|SocialismToday Socialist Party magazine|
Issue 219 June 2018
What future for the NUS?
Theresa May’s gamble of calling an early general election last summer backfired spectacularly. Students and young people mobilised in their thousands, responding to Jeremy Corbyn’s anti-austerity manifesto, which included his promise to scrap university tuition fees. With the Tories still not fully recovered from their near fatal blow, the possibilities are there for a new student movement which could play its part in kicking them out of government.
The National Union of Students (NUS) conference met in Glasgow, 27-29 March, against this political backdrop. Many would have been left stunned, however, by the lack of discussion and debate over the three days. Hundreds of motions had been submitted, including from Socialist Students, on the fight for free education, building support for the University and College Union (UCU) strikers, and the struggle for abortion rights in Northern Ireland.
Only a tiny fraction were taken and voted on. The rest were either not discussed or automatically remitted to the national executive committee (NEC) for consideration at a later date. Students unacquainted with the NUS will be outraged that time was not allowed for discussions on the most important questions in the current political context, including organising a national student demonstration or solidarity with UCU strikers.
At no point in the numerous speeches made by the NUS president and other leaders was there any recognition of the massive opportunities that have developed since the general election. Those looking for the next steps to building a mass student movement to help topple May’s weak government left yet another national student conference empty handed. The fact that the NUS has remained unshaken by the 2017 youthquake poses an important question: can the NUS be used as an effective tool to fight for free education and to help get rid of the Tory government?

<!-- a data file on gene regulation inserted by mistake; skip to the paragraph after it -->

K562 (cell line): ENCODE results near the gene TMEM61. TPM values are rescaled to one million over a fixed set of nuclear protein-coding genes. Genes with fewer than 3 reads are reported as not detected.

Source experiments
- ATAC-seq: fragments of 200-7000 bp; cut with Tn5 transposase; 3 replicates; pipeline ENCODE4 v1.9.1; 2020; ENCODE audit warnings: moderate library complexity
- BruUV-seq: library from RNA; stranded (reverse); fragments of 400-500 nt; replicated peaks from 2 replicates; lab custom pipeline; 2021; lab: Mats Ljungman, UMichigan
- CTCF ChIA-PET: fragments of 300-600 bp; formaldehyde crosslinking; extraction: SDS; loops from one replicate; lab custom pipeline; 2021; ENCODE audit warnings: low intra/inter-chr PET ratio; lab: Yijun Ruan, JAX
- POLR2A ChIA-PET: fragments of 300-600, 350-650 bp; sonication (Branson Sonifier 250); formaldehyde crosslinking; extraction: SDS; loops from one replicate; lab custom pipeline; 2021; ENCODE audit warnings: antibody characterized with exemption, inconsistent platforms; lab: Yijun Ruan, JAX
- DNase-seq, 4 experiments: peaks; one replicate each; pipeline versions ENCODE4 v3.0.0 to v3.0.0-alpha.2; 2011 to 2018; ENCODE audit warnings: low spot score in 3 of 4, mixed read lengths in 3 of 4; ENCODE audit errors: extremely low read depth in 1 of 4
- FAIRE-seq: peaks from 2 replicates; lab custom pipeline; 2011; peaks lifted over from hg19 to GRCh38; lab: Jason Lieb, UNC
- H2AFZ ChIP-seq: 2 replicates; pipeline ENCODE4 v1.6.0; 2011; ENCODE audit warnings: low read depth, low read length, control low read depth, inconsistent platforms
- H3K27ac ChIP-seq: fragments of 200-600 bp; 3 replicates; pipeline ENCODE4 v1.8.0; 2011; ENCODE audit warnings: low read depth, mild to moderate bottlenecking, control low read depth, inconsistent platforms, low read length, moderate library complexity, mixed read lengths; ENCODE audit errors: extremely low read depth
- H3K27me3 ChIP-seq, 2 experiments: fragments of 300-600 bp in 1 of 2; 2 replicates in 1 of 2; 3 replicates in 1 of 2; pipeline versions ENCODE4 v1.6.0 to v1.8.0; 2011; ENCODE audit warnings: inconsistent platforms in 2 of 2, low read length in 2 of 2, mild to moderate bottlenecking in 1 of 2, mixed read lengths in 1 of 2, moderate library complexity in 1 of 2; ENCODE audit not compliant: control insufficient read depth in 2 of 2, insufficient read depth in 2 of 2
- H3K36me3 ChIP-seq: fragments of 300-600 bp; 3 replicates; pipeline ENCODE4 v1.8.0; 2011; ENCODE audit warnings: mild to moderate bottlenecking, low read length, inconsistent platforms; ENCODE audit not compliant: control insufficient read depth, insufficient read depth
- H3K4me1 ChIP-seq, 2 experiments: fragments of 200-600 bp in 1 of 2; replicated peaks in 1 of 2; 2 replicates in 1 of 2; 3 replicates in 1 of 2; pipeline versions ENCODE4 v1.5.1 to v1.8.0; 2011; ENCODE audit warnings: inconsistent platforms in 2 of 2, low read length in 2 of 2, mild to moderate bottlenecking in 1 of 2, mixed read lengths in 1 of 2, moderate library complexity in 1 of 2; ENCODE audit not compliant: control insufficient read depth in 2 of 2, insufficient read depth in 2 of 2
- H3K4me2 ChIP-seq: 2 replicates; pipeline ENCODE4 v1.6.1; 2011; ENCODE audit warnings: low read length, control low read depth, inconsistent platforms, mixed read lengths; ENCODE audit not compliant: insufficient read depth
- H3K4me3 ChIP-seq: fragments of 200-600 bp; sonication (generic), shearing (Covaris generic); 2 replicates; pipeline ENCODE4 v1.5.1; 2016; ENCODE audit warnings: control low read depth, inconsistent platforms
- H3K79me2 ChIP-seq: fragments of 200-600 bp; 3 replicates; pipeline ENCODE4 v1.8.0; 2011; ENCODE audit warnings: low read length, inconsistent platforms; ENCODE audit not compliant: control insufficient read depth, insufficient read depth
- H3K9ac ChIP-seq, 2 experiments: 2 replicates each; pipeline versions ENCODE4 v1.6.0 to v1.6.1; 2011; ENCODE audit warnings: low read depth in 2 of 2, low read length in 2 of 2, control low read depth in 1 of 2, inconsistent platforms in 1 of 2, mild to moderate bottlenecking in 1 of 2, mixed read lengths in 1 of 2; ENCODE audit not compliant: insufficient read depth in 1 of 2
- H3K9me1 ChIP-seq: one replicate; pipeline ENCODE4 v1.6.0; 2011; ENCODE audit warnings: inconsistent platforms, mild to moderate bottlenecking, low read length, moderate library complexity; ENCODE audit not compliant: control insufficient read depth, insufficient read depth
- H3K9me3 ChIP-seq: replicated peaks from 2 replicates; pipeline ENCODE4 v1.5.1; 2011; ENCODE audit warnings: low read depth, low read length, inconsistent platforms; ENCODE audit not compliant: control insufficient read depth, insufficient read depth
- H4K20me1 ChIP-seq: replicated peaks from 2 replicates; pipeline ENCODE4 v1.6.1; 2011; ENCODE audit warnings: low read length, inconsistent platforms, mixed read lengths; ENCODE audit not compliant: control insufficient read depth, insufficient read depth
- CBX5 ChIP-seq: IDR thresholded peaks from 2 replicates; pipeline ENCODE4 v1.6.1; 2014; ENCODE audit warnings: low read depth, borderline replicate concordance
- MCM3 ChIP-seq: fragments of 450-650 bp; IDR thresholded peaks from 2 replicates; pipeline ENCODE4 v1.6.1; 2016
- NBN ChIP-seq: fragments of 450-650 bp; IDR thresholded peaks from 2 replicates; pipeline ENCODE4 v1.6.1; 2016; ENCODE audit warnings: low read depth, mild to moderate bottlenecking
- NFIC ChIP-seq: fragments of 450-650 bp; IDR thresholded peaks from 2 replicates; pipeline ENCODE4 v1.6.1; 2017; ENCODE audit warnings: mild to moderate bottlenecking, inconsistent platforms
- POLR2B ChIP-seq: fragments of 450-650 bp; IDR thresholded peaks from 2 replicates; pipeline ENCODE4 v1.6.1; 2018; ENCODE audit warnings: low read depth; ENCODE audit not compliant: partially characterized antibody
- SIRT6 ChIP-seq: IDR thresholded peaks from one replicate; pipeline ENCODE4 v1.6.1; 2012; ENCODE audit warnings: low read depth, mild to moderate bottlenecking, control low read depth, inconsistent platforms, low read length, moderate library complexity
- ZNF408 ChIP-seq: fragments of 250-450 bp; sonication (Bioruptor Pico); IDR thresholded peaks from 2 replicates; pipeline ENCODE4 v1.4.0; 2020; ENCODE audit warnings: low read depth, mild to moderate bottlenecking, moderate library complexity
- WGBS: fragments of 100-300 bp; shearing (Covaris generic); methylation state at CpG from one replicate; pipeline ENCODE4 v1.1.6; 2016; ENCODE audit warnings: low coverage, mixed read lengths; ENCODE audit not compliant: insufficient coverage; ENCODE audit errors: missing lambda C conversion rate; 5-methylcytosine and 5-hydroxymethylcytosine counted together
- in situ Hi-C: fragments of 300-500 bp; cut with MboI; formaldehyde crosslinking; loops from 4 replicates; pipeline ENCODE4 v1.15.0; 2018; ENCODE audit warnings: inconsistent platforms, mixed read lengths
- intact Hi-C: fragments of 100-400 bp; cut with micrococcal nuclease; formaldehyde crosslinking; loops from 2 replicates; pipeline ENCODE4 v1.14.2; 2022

The bureaucratic conference procedures were introduced by an NUS leadership firmly on the right. In 2009, a ‘governance review’ was introduced which significantly reduced the size of the conference and the length of time it lasts. These new rules were deliberately designed to consolidate the gradual transformation of the NUS from a student equivalent of a trade union – actively involving and mobilising its membership – into an organisation run like a charity, lobbying government officials without the involvement of its rank and file.
Years of failing to lead students in struggle, as well as the increasingly small and closed nature of annual conference, has left many students totally alienated from the NUS. This is also linked to the erosion of democracy within student unions on university campuses, which make up the NUS as a whole. They once acted as democratic political bodies locally, where students could meet to discuss policy and submit motions. Today, they play an almost opposite role, perceived as being purely administrative bodies.
Groups such as Labour Students, which is still dominated by Blairites, successfully use this lack of engagement to their advantage in local delegate elections for the annual conference. This allows them to maintain their influence at national level by returning right-wing and bureaucratic leaderships to the NUS.
As the frustration continues to grow, some students might draw the conclusion, understandably, that the NUS has passed the point of no return. Moreover, that the only strategy to win a fighting student leadership would be to abandon the NUS altogether and build a new national union capable of leading struggles and mobilising students.
Indeed, the numerous and repeated failings mean that, as students face up to the Tory government’s attacks, they will be forced into struggle without the ‘official’ call to action by the leadership. At a time when the Tory government is as weak as it has ever been, to argue that students must firstly transform the NUS into a fighting union before launching mass struggle would be a fatal mistake.